The recent Supreme Court ruling striking down Section III of the federal Defense of Marriage Act will have a significant impact on LGBT immigrants. Shortly after the decision was announced, President Obama instructed federal agencies to implement the decision by providing federal benefits to legally married same-sex couples. Previous to the Supreme Court ruling, federal departments and agencies, including the department of U.S. Citizenship and Immigration Services (USCIS) did not recognize same-sex marriages.
Less than three weeks after the ruling, USCIS issued the first green card ever granted to a foreign national based on a same sex marriage to an Irish woman married to a U.S. citizen. The implications are far-reaching, and many LGBT immigrants may now be able to stop deportation through same sex marriage.
LGBT immigrants who are facing deportation have options. Deportable aliens who are married to U.S. citizens or Lawful Permanent Residents (LPRs) may qualify for relief under provisions in immigration laws that are designed to keep families together. Previously, under DOMA, validly married same-sex partners were ineligible for relief. There are several ways to stop deportation through same sex marriage, but LGBT immigrants facing deportation should speak with a qualified attorney to understand which options are available based on their circumstances.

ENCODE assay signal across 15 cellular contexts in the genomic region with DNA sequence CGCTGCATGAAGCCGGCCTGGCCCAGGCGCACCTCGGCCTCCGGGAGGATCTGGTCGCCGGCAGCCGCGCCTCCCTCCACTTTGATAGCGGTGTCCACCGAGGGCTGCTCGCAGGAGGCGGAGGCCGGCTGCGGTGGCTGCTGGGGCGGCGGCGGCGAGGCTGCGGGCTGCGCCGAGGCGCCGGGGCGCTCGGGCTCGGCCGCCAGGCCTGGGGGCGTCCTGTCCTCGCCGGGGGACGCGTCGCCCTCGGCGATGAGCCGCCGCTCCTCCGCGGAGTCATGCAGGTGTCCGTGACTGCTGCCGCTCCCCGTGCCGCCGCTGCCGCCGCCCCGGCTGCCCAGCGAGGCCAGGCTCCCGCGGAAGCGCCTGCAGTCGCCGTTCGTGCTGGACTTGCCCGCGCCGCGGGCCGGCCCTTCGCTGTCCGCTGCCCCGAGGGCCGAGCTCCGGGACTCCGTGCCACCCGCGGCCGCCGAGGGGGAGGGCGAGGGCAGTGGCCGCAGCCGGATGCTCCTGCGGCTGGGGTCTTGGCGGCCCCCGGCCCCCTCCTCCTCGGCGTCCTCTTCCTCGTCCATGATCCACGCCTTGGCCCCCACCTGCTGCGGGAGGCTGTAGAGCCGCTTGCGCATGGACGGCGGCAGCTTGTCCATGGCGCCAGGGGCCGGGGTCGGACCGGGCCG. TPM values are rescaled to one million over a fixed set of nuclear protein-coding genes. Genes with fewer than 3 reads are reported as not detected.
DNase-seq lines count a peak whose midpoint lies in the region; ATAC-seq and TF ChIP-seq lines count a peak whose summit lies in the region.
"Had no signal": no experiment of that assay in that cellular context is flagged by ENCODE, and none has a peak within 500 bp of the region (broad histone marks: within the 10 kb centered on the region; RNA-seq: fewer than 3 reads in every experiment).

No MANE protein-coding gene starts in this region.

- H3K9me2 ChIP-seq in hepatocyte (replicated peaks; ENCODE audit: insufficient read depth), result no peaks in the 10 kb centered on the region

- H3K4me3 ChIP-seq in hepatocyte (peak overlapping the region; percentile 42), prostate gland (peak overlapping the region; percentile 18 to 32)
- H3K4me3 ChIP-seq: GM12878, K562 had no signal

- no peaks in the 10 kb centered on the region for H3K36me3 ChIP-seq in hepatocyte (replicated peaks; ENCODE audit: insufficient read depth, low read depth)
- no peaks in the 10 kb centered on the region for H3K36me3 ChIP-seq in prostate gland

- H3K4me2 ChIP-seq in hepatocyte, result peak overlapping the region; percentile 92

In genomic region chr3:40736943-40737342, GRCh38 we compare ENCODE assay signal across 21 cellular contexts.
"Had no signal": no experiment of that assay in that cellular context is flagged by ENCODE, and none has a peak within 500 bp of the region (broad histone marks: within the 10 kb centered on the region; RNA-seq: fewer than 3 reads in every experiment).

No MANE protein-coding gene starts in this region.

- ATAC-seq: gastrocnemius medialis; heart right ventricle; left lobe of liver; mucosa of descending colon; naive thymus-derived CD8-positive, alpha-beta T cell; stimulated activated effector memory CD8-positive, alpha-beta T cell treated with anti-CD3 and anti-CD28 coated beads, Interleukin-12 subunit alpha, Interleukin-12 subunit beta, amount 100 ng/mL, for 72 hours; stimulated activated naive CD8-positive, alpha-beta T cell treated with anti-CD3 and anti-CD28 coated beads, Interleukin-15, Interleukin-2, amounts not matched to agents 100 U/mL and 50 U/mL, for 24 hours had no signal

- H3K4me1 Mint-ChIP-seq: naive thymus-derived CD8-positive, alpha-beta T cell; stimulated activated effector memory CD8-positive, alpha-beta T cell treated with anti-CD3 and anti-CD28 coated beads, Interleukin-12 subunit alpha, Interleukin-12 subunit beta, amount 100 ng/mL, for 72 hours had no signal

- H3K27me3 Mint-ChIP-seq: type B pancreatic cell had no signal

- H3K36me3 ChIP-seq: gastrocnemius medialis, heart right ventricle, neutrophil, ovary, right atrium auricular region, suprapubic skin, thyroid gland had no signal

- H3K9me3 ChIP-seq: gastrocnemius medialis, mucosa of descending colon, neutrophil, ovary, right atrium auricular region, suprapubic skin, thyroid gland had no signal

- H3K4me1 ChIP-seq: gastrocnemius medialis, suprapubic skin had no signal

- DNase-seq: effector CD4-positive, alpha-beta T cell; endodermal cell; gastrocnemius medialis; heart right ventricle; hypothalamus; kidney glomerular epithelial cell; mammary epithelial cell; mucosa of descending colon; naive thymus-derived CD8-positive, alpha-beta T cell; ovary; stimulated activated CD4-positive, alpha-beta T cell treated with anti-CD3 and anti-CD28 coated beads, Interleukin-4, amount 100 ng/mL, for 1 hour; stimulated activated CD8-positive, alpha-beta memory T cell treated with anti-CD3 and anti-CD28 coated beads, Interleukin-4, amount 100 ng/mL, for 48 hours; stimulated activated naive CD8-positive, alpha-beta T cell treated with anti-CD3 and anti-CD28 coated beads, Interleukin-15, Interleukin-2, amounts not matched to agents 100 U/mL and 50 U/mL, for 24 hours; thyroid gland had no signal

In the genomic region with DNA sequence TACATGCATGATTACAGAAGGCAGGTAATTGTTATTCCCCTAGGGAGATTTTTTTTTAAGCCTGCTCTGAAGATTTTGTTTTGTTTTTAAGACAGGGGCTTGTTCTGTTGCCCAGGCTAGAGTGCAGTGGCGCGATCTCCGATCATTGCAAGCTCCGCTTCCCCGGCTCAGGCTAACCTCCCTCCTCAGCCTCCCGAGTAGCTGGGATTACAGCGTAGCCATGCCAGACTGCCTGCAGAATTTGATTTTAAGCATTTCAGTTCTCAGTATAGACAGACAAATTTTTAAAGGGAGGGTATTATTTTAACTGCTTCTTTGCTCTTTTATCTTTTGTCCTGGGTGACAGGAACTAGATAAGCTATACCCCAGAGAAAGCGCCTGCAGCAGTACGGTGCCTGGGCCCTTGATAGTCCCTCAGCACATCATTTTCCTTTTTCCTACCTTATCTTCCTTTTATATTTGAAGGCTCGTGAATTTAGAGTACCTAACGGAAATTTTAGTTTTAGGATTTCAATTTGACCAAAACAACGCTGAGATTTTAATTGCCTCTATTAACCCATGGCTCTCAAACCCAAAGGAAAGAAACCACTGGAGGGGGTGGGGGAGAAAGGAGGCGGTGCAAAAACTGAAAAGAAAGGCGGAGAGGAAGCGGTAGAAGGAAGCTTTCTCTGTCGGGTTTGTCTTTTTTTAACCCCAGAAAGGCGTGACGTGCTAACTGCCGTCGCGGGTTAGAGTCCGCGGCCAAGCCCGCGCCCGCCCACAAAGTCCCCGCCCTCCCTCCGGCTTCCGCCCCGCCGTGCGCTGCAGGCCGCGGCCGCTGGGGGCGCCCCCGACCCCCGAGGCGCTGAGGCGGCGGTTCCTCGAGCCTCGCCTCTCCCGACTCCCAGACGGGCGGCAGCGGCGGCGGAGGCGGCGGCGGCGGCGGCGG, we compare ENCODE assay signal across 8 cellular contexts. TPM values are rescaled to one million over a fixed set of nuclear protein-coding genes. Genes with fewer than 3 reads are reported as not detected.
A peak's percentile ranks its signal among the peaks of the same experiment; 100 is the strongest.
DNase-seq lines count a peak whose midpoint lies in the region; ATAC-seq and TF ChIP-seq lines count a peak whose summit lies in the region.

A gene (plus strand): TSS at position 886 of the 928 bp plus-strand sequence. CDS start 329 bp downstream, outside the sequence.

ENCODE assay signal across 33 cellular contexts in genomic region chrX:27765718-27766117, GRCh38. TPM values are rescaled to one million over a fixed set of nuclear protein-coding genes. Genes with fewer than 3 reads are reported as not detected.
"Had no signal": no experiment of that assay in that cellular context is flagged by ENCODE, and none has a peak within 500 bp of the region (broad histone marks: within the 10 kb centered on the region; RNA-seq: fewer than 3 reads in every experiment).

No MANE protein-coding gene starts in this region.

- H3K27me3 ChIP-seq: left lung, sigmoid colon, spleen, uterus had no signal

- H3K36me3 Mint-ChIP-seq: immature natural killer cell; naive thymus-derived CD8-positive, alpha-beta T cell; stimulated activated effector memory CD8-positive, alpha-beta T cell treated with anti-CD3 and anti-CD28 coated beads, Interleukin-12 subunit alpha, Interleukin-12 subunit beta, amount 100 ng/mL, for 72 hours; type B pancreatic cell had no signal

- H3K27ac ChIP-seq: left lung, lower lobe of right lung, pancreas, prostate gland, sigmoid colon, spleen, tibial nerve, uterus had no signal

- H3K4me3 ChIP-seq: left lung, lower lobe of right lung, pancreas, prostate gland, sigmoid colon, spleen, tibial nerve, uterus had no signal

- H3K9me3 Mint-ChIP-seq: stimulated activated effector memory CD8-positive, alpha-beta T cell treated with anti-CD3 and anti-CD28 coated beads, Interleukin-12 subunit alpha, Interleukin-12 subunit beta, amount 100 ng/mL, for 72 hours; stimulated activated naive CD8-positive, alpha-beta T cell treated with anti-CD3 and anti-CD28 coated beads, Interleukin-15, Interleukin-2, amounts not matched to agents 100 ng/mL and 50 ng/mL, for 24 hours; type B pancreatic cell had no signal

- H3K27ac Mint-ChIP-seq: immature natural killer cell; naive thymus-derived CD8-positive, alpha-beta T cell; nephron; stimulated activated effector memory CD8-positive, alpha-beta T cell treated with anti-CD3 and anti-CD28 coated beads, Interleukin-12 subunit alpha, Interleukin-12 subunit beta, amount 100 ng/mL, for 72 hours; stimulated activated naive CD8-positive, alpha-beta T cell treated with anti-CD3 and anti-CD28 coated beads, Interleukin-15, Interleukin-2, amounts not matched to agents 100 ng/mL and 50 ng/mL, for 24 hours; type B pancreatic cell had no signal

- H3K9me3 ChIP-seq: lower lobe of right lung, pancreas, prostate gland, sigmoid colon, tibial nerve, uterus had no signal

There are several steps the government must take before an alien can be legally removed. Removal proceedings are held before a judge, and the government must prove that the individual is eligible for removal. Individuals facing deportation will now be able to present evidence of their legal marriage in an immigration proceeding. However, even when an immigrant is adjudicated as removable, there are ways to appeal the ruling, or otherwise seek relief from removal.
When a person is found to be removable, he or she may apply for relief based on certain grounds. Cancellation of removability is available for LPRs as well as non-lawful residents. Typically, to be granted relief, LPRs must have been in the country for seven continuous years and show evidence of family ties to the U.S. Non-lawful residents must have resided in the U.S. for 10 continuous years and demonstrate that their removal would be a hardship to their families. Again, same-sex partners may now benefit from the legal recognition of their marriage.
Deportable persons in unmarried relationships may wonder if they are able to stop deportation through same sex marriage. While it is now possible to receive a green card through the sponsorship of a same-sex spouse, couples who marry while awaiting deportation proceedings will face the same hurdles as opposite-sex couples in similar situations. Immigration judges may presume that the marriage is a sham designed to fraudulently obtain lawful presence. Couples contemplating marriage before a deportation proceeding should probably speak to an immigration attorney before obtaining a marriage license. Marriage fraud is a crime and both partners could face serious consequences if their marriage is found to be illegitimate.
Any member of a same-sex couple who is facing deportation should seek the advice of a qualified immigration attorney.
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